If you wondered if the writing is on the wall for climate change adaptation strategies what better declaration other than to say we need a new super department and call it the Department of Industry, Innovation, Climate Change, Science, Research and Tertiary Education.
As of 26 March 2013 the transition has started in a move the Australian Government hopes will be seen as logical and a way to portray that climate change is taken seriously across all of government and across all portfolios. In asking the question will it work? Consider:
Logical – The movement of Energy Efficiency to Resources; energy and emission reduction policies best fit is with Climate Change.
Illogical – the same super minister overseeing mining companies will manage renewable energy.
Means – the urgent need to decarbonize the economy.
Ends – to cut funding to over 140 projects across 33 universities around Australia. To affect more than 100 researchers in the ability to carry out critical work on climate change adaptation.
The game is to be seen as promoting innovation. That word innovation is being used as a football – or should we say moneyball.
If you are not aware the opposition is committed to reducing expenditure by $23b and if you think of what the Government has done – it is making that very difficult to do as the expenditure trimming has started and it will be difficult to extract efficiency dividends on already lean departments without stopping practices all together.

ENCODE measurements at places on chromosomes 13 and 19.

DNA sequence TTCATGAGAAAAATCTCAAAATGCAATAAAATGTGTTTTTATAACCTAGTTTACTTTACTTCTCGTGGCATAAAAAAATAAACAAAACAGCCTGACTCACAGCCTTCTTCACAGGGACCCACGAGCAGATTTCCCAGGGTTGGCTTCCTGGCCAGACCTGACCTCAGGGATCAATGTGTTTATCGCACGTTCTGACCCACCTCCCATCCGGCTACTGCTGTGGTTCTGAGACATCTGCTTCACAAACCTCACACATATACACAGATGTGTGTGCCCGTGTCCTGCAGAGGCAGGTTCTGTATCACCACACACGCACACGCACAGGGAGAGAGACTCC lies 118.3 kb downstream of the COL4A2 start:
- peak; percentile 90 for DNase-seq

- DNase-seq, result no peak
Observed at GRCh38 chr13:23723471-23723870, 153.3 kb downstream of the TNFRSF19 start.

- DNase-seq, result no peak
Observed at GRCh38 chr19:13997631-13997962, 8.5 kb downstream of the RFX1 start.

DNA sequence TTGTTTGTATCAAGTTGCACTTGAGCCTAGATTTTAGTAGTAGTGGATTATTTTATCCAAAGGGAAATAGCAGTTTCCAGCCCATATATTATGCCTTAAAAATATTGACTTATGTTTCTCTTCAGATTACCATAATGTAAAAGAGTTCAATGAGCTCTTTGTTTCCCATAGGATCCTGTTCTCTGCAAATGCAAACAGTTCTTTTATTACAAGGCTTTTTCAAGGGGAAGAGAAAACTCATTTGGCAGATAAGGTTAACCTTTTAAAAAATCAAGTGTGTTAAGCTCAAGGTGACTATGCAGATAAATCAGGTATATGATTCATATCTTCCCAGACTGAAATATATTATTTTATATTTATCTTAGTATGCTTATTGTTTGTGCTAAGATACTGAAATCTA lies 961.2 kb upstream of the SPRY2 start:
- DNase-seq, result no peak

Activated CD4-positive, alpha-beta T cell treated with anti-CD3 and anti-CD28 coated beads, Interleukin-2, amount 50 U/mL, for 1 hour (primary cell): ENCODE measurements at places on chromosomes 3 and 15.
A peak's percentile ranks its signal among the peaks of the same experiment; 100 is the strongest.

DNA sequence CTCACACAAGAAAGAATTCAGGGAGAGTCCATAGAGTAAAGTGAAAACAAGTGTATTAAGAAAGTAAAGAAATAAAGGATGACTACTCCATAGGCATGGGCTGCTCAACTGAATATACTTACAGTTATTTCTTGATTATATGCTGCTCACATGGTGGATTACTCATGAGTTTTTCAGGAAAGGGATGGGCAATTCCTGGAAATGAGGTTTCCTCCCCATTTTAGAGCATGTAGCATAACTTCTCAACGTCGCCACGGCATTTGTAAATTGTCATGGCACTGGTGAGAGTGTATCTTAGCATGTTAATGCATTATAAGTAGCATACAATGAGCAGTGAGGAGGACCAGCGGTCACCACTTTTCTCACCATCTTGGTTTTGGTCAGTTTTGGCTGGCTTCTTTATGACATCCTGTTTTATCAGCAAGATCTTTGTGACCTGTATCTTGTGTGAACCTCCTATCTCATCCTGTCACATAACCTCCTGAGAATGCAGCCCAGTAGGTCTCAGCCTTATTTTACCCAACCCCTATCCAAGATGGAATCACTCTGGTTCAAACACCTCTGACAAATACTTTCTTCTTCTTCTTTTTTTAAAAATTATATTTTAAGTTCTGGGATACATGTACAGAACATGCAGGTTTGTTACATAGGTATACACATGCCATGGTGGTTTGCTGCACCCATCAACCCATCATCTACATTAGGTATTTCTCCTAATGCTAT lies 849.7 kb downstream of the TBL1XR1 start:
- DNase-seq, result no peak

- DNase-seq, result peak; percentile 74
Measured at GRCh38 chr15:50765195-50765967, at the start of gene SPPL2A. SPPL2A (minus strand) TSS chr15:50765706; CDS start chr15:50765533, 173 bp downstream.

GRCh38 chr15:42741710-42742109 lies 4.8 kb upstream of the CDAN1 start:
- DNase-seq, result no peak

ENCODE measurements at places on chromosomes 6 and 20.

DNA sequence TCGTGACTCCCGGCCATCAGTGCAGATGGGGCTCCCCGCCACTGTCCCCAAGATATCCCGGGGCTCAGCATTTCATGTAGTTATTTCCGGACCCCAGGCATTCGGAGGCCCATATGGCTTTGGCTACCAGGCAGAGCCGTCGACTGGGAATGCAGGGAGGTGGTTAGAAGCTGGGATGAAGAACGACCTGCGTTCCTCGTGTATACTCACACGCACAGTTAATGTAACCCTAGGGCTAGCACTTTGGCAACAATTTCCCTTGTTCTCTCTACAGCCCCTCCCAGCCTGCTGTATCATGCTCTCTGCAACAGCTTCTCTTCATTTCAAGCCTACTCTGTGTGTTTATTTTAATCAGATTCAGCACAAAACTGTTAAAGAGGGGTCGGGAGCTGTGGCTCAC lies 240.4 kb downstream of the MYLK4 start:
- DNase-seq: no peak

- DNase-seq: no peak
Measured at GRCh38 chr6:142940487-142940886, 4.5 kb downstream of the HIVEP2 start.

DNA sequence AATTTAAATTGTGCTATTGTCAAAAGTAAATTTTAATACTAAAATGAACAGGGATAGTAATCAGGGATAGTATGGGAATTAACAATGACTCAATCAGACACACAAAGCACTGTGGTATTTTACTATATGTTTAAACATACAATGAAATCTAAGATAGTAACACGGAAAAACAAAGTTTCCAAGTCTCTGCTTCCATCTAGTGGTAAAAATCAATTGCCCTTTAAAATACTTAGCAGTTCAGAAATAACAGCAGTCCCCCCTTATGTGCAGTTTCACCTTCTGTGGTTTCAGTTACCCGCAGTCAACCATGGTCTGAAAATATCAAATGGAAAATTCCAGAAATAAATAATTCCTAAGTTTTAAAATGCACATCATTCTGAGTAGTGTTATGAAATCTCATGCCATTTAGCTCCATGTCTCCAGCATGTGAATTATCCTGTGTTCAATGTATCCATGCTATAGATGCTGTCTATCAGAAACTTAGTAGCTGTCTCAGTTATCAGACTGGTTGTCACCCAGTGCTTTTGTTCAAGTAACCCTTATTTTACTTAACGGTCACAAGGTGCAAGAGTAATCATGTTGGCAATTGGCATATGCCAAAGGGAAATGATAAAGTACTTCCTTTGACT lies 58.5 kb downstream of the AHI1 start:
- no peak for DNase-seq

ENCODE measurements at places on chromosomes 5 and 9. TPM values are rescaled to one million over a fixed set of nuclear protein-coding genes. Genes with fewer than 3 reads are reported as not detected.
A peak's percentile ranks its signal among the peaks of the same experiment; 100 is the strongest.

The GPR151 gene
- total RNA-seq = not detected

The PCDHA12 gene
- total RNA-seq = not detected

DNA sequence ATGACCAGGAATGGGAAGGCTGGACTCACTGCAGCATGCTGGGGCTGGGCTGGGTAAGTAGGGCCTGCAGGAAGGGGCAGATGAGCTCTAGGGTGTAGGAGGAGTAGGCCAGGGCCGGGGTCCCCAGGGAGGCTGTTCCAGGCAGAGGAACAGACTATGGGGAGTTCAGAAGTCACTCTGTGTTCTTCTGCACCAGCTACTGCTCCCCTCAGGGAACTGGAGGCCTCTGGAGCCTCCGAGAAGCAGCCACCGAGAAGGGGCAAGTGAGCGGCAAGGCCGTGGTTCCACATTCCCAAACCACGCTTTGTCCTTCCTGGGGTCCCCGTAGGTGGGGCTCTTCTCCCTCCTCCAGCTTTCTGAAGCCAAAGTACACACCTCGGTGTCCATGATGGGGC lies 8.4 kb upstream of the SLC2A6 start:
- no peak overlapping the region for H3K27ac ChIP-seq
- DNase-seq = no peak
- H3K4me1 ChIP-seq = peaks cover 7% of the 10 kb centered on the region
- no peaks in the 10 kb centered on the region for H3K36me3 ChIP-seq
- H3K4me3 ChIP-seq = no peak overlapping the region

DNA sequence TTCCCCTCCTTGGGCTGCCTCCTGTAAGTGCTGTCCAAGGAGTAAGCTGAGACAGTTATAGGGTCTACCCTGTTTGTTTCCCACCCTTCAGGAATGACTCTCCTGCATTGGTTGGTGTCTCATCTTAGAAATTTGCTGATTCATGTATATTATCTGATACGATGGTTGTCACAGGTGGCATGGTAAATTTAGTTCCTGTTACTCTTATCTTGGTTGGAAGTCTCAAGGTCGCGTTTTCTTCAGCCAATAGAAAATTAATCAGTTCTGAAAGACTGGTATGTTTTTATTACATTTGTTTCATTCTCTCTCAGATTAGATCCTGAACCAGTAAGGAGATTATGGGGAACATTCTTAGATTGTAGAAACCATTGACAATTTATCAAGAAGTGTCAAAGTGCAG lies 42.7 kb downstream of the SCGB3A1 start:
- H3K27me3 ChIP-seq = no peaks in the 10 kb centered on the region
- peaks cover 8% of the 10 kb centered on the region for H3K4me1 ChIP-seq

Therefore it is a game of tactics as both the government and opposition are committed to strategy for climate change. The tactics appear at this stage to be:
Government – creating a Super department and reducing the Department of Climate Change staffing numbers from about 1000 to around 600, and reducing funding to research facilities.
Coalition – reunite Climate Change and the Environment in a relationship it believes makes more sense, and revisit six green star accommodation at the Nishi building at a cost of $10 million a year.
Co2Land org take s particular note of the coalition stance and where they say it makes more sense – it does for control purposes. However, it will fall into the same traps of the Howard era and quickly be unworkable as a policy instrument. But then again that will allow ‘yes minister’ to continue and compel a review at opportune times. The term then was a ‘broad policy approach’ – history to repeat itself?
Because it is good reading we suggest you research this matter asking the questions:
And what happened to Climate Change Adaptation? Has that once commonly used title now gone altogether? Then follow up on the link –
The ABC did a story last month about the future of the body charged with preparing the nation to meet the challenge of global warming, the National Climate Change Adaptation Research Facility.